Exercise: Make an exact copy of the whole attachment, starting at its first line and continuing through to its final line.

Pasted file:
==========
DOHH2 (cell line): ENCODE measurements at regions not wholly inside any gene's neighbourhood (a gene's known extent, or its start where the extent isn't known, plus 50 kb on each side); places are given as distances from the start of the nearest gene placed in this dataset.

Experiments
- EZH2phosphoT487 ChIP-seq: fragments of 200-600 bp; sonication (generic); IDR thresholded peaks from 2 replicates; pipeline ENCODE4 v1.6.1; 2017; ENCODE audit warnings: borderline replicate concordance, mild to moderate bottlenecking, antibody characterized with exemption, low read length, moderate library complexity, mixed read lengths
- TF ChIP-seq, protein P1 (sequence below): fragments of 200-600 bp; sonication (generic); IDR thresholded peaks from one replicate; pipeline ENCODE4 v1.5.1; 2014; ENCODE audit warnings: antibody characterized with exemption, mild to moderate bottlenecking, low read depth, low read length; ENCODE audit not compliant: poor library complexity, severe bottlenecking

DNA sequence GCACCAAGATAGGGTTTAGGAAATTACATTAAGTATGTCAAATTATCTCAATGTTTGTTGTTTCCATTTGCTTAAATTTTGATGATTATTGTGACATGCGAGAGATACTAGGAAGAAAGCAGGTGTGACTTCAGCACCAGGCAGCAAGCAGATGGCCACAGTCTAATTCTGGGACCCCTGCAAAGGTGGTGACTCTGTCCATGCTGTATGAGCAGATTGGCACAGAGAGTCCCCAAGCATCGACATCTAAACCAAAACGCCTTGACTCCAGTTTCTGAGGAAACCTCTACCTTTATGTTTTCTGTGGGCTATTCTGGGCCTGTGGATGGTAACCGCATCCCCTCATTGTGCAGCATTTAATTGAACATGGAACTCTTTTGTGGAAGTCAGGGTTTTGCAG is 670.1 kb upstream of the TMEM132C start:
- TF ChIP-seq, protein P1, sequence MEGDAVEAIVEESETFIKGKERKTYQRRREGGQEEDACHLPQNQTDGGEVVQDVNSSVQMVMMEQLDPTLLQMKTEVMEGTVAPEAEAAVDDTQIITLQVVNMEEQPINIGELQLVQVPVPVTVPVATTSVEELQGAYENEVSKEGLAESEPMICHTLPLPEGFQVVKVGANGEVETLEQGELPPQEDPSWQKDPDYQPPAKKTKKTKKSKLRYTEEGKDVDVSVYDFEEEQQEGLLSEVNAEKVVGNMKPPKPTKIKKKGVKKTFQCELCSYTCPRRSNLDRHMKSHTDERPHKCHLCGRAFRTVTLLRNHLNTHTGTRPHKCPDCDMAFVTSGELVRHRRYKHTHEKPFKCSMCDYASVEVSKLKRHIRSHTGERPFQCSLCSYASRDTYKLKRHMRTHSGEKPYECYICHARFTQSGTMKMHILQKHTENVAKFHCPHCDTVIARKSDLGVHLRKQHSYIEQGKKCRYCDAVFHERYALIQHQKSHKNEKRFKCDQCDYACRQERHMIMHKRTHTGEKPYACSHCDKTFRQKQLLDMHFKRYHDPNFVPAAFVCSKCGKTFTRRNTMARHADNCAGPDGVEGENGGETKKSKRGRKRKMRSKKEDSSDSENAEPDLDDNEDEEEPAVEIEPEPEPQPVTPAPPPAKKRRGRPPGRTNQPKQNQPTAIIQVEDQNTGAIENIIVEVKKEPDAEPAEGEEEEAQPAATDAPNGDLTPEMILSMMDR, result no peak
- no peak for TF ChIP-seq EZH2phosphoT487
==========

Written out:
DOHH2 (cell line): ENCODE measurements at regions not wholly inside any gene's neighbourhood (a gene's known extent, or its start where the extent isn't known, plus 50 kb on each side); places are given as distances from the start of the nearest gene placed in this dataset.

Experiments
- EZH2phosphoT487 ChIP-seq: fragments of 200-600 bp; sonication (generic); IDR thresholded peaks from 2 replicates; pipeline ENCODE4 v1.6.1; 2017; ENCODE audit warnings: borderline replicate concordance, mild to moderate bottlenecking, antibody characterized with exemption, low read length, moderate library complexity, mixed read lengths
- TF ChIP-seq, protein P1 (sequence below): fragments of 200-600 bp; sonication (generic); IDR thresholded peaks from one replicate; pipeline ENCODE4 v1.5.1; 2014; ENCODE audit warnings: antibody characterized with exemption, mild to moderate bottlenecking, low read depth, low read length; ENCODE audit not compliant: poor library complexity, severe bottlenecking

DNA sequence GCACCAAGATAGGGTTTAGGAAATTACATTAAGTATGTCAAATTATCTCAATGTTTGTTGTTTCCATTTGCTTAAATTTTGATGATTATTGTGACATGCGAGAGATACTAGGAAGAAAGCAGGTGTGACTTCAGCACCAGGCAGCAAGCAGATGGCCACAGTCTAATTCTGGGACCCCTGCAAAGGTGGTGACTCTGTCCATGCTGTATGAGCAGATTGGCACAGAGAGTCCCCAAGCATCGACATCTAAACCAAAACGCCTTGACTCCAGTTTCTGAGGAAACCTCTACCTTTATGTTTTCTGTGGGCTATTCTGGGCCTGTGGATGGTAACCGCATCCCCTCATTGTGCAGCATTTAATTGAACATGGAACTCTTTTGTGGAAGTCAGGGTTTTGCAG is 670.1 kb upstream of the TMEM132C start:
- TF ChIP-seq, protein P1, sequence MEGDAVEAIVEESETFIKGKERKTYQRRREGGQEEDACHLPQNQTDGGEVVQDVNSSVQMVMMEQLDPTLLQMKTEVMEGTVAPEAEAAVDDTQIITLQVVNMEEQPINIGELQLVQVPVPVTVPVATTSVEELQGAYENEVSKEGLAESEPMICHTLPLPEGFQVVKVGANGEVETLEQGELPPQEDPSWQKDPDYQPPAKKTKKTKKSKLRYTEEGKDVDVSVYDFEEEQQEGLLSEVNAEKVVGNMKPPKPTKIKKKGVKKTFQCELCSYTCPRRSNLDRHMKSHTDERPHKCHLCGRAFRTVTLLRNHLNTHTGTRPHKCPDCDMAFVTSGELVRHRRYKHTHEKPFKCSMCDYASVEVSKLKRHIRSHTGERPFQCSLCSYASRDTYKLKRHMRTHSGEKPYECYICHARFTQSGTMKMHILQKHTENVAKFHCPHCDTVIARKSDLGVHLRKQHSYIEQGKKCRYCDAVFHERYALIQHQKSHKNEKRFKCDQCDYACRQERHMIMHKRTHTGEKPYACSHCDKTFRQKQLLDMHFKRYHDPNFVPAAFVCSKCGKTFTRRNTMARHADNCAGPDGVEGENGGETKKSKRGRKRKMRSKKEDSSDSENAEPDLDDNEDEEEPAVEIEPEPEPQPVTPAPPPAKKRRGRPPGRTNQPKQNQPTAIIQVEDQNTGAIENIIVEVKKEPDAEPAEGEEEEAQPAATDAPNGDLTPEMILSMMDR, result no peak
- no peak for TF ChIP-seq EZH2phosphoT487